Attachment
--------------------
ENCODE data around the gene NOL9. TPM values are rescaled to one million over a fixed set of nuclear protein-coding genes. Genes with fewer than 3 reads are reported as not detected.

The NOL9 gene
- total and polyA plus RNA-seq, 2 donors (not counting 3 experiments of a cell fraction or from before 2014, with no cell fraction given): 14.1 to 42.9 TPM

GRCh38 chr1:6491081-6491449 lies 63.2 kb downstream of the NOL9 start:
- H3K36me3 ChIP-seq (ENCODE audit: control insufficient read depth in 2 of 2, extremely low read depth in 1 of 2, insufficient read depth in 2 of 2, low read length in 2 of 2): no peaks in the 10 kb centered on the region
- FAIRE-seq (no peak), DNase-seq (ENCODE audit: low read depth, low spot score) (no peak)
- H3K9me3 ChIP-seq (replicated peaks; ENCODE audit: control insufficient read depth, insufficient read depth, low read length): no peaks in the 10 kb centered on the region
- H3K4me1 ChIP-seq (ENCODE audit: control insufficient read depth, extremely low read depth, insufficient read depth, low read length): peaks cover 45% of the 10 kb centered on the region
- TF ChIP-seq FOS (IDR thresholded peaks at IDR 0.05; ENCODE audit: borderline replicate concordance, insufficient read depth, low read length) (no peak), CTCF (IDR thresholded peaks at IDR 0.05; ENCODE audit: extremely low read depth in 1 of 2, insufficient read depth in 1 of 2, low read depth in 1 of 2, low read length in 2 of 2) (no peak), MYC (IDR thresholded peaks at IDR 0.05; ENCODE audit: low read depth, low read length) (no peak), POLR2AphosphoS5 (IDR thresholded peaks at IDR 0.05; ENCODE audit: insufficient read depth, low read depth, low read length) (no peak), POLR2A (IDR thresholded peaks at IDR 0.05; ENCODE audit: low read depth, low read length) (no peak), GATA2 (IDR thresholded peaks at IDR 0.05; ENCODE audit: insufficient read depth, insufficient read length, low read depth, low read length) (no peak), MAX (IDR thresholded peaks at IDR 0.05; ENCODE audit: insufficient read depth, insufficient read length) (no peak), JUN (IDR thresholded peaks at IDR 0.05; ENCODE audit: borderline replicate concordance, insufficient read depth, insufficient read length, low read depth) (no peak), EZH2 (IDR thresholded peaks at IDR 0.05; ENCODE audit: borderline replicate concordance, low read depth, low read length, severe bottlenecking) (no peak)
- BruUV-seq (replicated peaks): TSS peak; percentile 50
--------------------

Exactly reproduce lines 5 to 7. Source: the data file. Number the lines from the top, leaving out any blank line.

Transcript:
- H3K36me3 ChIP-seq (ENCODE audit: control insufficient read depth in 2 of 2, extremely low read depth in 1 of 2, insufficient read depth in 2 of 2, low read length in 2 of 2): no peaks in the 10 kb centered on the region
- FAIRE-seq (no peak), DNase-seq (ENCODE audit: low read depth, low spot score) (no peak)
- H3K9me3 ChIP-seq (replicated peaks; ENCODE audit: control insufficient read depth, insufficient read depth, low read length): no peaks in the 10 kb centered on the region